The “questionnaire” of M. de Martens was examined by a Comité d’Examen and a report prepared by M. de Karnebeck, but time did not admit of its being taken into consideration by the whole Committee. The difficulties in the way of arriving at a solution of the numerous questions connected with maritime warfare were explained by M. de Martens at the meeting of the Committee on the 18th Sept. He pointed out that historically there was a sharp line of demarcation between land and sea warfare. That, whereas in the case of the former, soldiers from Epaminondas to Gustavus Adolphus had themselves endeavoured to frame the rules, and the First Conference had before it the work of the Brussels Conference, in the matter of naval warfare the case was quite different. The instructions of a few great naval commanders, the decisions of Prize Courts and especially those of Lord Stowell, and naval manuals prepared by various Governments, were the sources for the law of naval warfare, and all were more or less tainted with national aspirations and the requirements of political expediency. M. Fromageot also pointed out in his report that the attempt to adapt the Rules of Land Warfare of 1899 to naval warfare would necessitate a change not only in drafting and form, but that they would even require fundamental modifications. The principles, however, underlying these regulations were recommended to the Conference as being applicable to maritime warfare, and the fourth Vœu was proposed, and unanimously adopted by the Conference, that the preparation of regulations relative to the laws and customs of naval warfare should be considered at the next Conference, and that meantime the Powers should apply the principles of the Convention of 1899 to war by sea. The Committee prepared a draft in parallel columns showing suggested changes in the application of these rules . The problem relating to blockade and contraband, and the question as to the legality of sinking neutral prizes were however found to be insoluble .

Destruction of neutral prizes .On this latter subject the “questionnaire” of M. de Martens was as follows: “Is the destruction of merchant ships under a neutral flag engaged in war time in carrying troops or contraband forbidden by the laws of different countries or by international practice?” “Is the destruction of all neutral prizes illegitimate according to existing national laws and according to the practice in naval wars?”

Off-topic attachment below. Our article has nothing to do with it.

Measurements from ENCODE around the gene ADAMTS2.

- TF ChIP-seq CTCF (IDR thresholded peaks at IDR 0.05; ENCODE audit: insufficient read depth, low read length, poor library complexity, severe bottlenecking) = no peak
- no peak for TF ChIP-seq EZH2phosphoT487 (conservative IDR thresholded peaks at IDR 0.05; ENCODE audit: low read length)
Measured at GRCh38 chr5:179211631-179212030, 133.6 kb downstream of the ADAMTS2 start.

In examining these questions the Committee refrained from endeavouring to formulate a statement as to what was the existing law, devoting its labours to discussions de lege ferenda rather than de lege lata, but it considered that there was a close connection between this subject and the question of the free access of prizes to neutral ports which was under consideration by the Third Committee.

In the course of the study of the matter by the Fourth Committee four proposals presented by the delegates of Great Britain, Russia, the United States and Japan came under consideration. These four were subsequently reduced to two, the United States and Japan supporting the British proposals.

The Russian proposal which was the first to be examined by the Examining Committee forbade the destruction of neutral prizes except in cases where the non-destruction would endanger the safety of the captor or the success of his operations. The arguments advanced by Colonel Ovtchinnokow in support of this proposal were that by the fact of capture the property in the prize passed to the captor, and that the subsequent decision of a Prize Court confirmed and did not create the right of ownership. The right of destruction should and would naturally be exercised with great reserve, for a captor would not lightly destroy his own property, and when it was exercised, persons and, as far as possible, cargo and papers on board should be preserved for use of Prize Courts, and to assist in fixing indemnities, if any, to neutrals. If the Prize Court subsequently decided against the validity of the capture, that would entail a liability to make compensation. For military or other reasons it might be impossible to take a captured ship into a port for condemnation, and absolutely to forbid its destruction would place states not possessing ports (hors de leurs côtes métropolitaines), into which prizes could be conducted, in a position of unjustifiable inferiority, and this would be increased if additional restrictions were adopted, as was proposed, on access of belligerents and their prizes to neutral ports.